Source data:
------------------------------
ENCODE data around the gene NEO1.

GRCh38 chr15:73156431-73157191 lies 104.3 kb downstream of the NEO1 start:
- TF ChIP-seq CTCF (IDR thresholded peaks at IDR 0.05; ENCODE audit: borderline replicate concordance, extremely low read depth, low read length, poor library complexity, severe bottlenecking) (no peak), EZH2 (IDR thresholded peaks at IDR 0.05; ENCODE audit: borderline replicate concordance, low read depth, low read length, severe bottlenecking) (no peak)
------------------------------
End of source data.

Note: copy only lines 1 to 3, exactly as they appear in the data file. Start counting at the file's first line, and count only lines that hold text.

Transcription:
ENCODE data around the gene NEO1.

GRCh38 chr15:73156431-73157191 lies 104.3 kb downstream of the NEO1 start:
- TF ChIP-seq CTCF (IDR thresholded peaks at IDR 0.05; ENCODE audit: borderline replicate concordance, extremely low read depth, low read length, poor library complexity, severe bottlenecking) (no peak), EZH2 (IDR thresholded peaks at IDR 0.05; ENCODE audit: borderline replicate concordance, low read depth, low read length, severe bottlenecking) (no peak)